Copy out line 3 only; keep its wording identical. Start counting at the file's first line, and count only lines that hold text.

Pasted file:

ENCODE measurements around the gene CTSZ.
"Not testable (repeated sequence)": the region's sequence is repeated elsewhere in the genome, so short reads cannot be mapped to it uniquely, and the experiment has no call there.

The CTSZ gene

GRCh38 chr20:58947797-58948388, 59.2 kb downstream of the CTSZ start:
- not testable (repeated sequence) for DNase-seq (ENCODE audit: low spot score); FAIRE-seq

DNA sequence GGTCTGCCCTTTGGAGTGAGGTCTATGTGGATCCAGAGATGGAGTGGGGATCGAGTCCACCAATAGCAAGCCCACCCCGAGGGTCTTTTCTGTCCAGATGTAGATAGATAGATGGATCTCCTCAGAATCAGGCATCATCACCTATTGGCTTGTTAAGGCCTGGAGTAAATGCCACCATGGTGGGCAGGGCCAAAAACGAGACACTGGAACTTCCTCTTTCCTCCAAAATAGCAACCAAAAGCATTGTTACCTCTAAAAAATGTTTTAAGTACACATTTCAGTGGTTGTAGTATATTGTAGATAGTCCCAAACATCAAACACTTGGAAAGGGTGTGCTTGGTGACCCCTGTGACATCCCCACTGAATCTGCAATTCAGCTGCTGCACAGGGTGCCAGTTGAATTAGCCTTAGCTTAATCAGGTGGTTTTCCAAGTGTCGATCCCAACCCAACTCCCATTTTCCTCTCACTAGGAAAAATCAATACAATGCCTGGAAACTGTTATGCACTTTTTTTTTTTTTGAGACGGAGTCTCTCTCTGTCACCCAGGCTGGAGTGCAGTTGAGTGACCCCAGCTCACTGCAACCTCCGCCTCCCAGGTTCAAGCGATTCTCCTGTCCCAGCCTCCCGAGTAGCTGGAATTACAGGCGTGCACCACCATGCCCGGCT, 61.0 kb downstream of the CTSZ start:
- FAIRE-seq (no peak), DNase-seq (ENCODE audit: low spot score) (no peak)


The CTSZ gene